The US government decreased taxes in hopes to increase consumer spending to replace the spending lost in housing investments.

    The Federal Reserve could lower interest rates in hopes of encouraging people in taking loans to reboost the housing market.

  4. yunqimokon 02 Feb 2008 at 6:03 pm

    It is impossible to really tell at this point, since a recession needs at least two quarters of declining output, but the US probably is at the brink of a recession. Hopefully, however, that this is merely part of the business cycle, but that the overall trend will still be on that is improving.

    The biggest decline is in the housing market. When the US was on an expansion towards the peak, people must have bought and over invested on the housing market. Now, in times of imminent recessions, people are trying to sell to be rid of such a costly investment. Thus, the housing bust occured.

    The only the US government can do is forucs on fiscal policy, balancing THEIR budget, and encourage consumer spending.

    Thhe Federal Reserve could actually decreases interest rates to cause the real wages of people to go up, and thus increase consumer spending.

  5. kevinhuangon 02 Feb 2008 at 6:50 pm

    1. It would probably be in between the peak and the trough. Although the article says its not a done deal I think 4% change in GDP is most definitely a done deal.

    2. The decline would be from the housing market probably because people invested too much in the housing market late last year and now in facing the recession these people are desperately trying to sell their property for exceedingly low prices.

    3. One option they have already tried is the tax rebate. Another one they are also trying is by lowering interest rates so there is more money flow which will increase a demand in consumer expenditure which will bring about more jobs. I personally think that the first option is not likely to be sucessful while the second option will take time to take effect.

    4. Decreasing interest rates so there is more money flow.

  6. kxc.024on 04 Feb 2008 at 10:55 pm

    Currently, the economy of the United States is going into a recession (they might deny it but it's quite obvious unless some serious miracle happens) due to the depreciating value of housing. It's probably going down because people are just renting nowadays, instead of buying houses.

    I think the best chance the US government has of turning this recession around is to promote the growth of the service sector.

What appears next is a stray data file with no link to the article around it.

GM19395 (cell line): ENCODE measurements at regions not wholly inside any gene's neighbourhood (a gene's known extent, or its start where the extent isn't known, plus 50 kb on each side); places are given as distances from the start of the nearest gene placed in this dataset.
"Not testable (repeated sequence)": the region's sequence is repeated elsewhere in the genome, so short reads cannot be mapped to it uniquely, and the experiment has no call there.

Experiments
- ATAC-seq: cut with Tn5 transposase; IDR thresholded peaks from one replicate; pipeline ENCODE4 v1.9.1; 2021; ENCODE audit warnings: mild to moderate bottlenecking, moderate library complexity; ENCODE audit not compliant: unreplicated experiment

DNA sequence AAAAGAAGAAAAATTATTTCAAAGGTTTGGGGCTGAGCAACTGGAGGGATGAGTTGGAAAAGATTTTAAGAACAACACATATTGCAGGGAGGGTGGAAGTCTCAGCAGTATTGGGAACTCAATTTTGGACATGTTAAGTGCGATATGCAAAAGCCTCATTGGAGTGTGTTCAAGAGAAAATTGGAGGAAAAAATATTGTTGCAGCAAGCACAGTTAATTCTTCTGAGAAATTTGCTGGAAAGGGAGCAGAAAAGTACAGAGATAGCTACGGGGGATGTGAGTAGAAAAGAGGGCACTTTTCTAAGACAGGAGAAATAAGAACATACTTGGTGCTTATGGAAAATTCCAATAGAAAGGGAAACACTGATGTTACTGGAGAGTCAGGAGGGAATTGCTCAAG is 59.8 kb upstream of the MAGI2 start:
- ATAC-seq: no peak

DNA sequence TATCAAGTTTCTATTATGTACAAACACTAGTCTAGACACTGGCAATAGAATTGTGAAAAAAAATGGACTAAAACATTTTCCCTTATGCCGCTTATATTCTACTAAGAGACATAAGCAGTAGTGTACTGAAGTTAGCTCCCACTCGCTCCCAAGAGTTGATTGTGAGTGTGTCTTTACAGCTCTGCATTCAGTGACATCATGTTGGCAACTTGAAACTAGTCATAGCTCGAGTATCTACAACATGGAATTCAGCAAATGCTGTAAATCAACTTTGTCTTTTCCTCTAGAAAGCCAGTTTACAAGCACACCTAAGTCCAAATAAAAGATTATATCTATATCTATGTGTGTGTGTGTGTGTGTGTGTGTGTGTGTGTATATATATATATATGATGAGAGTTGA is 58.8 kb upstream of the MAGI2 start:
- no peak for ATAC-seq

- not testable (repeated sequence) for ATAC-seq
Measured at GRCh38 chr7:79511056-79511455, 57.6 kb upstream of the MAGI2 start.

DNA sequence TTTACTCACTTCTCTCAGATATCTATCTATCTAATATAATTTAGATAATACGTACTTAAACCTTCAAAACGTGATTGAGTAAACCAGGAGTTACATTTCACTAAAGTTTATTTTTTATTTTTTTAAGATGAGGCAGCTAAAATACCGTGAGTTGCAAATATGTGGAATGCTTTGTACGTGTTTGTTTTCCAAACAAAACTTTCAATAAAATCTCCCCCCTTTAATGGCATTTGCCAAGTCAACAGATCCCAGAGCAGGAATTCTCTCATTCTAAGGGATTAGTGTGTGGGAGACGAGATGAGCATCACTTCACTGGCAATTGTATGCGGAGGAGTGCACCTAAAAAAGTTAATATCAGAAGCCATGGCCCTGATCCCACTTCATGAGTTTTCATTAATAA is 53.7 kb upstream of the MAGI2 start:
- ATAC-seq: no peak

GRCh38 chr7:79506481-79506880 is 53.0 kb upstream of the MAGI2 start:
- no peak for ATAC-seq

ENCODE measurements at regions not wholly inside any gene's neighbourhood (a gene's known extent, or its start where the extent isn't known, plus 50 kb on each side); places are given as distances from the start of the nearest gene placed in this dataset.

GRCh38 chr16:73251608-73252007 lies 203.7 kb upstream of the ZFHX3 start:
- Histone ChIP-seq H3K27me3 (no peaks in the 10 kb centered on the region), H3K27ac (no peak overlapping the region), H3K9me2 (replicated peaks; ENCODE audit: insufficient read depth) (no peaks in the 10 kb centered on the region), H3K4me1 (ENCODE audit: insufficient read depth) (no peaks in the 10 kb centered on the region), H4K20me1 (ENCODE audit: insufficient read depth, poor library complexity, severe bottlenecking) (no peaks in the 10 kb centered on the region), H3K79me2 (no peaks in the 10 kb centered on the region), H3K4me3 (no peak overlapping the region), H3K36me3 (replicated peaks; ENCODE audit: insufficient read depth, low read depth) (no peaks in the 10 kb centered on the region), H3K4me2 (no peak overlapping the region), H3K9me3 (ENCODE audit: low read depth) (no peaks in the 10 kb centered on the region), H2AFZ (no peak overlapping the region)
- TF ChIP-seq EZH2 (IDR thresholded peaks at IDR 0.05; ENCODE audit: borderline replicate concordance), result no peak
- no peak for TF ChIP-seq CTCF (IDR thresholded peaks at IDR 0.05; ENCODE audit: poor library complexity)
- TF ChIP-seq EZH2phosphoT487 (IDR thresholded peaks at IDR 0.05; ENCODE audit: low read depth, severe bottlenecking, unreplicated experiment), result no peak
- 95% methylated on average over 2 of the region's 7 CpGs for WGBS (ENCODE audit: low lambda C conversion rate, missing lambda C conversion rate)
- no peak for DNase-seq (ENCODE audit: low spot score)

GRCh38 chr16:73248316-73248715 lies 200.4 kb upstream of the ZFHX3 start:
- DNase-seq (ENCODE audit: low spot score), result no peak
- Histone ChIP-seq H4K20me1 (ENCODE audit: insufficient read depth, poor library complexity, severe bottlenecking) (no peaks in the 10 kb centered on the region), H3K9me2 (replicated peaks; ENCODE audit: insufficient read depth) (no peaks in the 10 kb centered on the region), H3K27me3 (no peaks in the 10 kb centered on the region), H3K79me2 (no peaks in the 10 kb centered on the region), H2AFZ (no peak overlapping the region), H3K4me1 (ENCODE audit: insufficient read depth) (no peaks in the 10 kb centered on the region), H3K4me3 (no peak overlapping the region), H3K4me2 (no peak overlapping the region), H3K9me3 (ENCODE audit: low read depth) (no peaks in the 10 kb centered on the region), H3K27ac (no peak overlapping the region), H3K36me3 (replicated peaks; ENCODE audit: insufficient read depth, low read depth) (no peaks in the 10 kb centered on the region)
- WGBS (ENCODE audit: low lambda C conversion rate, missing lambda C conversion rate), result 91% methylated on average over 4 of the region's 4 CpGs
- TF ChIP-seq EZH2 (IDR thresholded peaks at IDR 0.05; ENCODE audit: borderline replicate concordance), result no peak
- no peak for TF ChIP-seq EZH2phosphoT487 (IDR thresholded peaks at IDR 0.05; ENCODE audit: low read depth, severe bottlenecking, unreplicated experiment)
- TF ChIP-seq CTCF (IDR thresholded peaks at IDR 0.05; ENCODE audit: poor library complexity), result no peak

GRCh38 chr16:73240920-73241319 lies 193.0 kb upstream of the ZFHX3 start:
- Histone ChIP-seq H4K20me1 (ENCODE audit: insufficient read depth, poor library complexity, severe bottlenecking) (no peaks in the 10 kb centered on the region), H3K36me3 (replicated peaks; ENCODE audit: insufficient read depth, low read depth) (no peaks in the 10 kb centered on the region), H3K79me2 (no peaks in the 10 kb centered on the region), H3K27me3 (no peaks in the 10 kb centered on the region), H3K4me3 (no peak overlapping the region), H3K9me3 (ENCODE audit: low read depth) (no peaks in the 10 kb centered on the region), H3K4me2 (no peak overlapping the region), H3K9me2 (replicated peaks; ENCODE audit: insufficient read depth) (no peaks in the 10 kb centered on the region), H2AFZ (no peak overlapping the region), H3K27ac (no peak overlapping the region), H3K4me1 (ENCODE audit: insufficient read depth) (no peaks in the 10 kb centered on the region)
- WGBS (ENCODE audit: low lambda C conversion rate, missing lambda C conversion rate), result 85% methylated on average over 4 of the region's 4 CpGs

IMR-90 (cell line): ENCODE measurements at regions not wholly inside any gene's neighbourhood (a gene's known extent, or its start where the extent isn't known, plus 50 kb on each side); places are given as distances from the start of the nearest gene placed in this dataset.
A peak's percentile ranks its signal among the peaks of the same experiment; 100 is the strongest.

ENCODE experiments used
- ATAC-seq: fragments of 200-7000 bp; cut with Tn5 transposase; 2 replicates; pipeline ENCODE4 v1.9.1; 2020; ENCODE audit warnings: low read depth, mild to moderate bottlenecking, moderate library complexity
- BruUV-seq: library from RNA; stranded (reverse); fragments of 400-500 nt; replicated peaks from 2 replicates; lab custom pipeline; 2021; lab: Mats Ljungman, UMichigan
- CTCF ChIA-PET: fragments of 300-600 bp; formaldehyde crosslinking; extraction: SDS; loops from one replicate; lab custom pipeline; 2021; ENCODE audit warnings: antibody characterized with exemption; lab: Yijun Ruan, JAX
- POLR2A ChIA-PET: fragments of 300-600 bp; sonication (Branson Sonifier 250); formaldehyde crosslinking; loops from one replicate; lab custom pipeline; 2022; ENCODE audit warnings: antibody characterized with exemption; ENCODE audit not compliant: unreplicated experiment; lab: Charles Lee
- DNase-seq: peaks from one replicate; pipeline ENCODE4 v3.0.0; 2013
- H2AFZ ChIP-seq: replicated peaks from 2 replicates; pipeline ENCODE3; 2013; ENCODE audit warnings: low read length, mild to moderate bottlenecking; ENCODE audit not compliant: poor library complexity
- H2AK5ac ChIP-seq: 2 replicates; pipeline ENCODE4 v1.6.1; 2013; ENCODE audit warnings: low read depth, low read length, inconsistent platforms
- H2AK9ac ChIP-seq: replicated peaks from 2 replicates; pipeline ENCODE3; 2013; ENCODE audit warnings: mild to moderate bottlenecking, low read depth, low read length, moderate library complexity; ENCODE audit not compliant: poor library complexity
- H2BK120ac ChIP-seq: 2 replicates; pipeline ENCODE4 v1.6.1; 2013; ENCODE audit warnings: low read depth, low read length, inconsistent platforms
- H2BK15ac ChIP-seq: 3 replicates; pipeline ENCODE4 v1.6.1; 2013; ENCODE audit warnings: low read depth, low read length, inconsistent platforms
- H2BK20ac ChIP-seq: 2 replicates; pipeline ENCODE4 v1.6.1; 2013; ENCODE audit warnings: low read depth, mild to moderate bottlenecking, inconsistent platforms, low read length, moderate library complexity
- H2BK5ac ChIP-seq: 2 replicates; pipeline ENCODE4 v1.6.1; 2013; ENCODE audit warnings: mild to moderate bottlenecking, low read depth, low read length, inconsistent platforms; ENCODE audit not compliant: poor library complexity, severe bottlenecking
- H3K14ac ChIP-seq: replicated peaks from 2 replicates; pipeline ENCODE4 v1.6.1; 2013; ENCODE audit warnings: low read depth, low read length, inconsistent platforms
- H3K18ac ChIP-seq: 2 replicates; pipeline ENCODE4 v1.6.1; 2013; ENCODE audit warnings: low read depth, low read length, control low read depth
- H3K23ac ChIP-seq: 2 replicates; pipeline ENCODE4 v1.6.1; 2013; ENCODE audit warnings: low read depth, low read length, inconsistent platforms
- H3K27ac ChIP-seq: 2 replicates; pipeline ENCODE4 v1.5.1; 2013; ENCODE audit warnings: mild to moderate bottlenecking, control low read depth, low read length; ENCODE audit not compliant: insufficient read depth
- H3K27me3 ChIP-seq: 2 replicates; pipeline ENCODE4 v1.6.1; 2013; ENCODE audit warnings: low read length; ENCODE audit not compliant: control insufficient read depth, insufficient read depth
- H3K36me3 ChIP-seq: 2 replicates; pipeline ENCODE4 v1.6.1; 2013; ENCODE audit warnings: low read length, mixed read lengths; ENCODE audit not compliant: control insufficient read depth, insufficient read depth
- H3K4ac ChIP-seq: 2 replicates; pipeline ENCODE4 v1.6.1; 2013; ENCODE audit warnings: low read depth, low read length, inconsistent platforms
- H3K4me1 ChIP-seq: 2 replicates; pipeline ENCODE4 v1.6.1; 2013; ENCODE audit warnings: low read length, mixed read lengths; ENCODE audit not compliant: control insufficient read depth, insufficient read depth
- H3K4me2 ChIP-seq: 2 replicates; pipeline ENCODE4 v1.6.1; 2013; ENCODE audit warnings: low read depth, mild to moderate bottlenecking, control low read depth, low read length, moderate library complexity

7. Conrad Liuon 08 Feb 2008 at 1:24 pm

    1. The United States seems to be on the very beginning of a recession. Either that, or it is nearing the end of its peak.

    2. The housing market has most contributed to the slowdown in growth. This is because people invest in the housing market, but this isn't counted into GDP as the houses are merely changing ownership. Finally, as the notion of a recession becomes ever more frightening, these investors sell the houses at low prices–unfortunately, it still only changes ownership, and is thus again not included into GDP.

    3. The Federal Service imposed tax rebates in hopes that consumption would increase, as consumers with more money will naturally spend more.

    4. As many others have said, decreasing interest rates can help consumers obtain more money, and so will be encouraged to spend more.

  8. Tarynon 08 Feb 2008 at 9:48 pm

    1. As many have stated already, it is not possible just yet to tell if the US is going into a recession or not. Most recessions are discovered when a country is in one, and I personally believe that the US is headed that way. From an economic standpoint, that is not necessarilly a bad thing because an expansion follows a recession; a natural part of the economic cycle.

  9. TimChuon 10 Feb 2008 at 6:46 pm

    The US economy seems to be approaching the peak of an expansion since rates have been constantly decreasing.

    The housing market seems to have contributed a lot to this slowdown. This is because a house is an investment and counts as a changing of ownership. It does not factor into the GDP

    The government will try to decrease taxes so people can spend more, thus increasing the GDP

    The federal reserve can decrease interest rates to help consumers.

  10. judychenon 12 Feb 2008 at 1:58 am

    1. In optimistic's opinion, the US economy is still in peak wheresa in pessimistic's view, it's already in recession.

    2. The slowdown in growth is in housing market. Because when US economy is in peak, most of people bought houses. However, as US economy is approaching recession, most of people sells houses.

    3. The US government has to focus on fiscal policy.

    4. The Federal Reserve should reduce the interest rate, so people's wage would increase and increase the consumer spending.

  11. Dana Y.on 12 Feb 2008 at 1:35 pm

    1. Although it is hard to definitely pinpoint the status of U.S. economy, I believe it is quite clear that U.S. is slipping to a road to recession, regardless. Nowadays, stock markets are plummeting nearly 3% a day, and according to "Newsweek" magazine, "The U.S. Economy Faces the Guillotine."

    2. According to this post, the most signifant contributor to U.S. recession is the "housing bust." Overinvestment in houses has led to the precarious rising prices of houses as well as too much easy credit, but as citizens became wary of their own demand as well as the current economic situation, their demand dwindled. This contagion has now led to the brink of recession.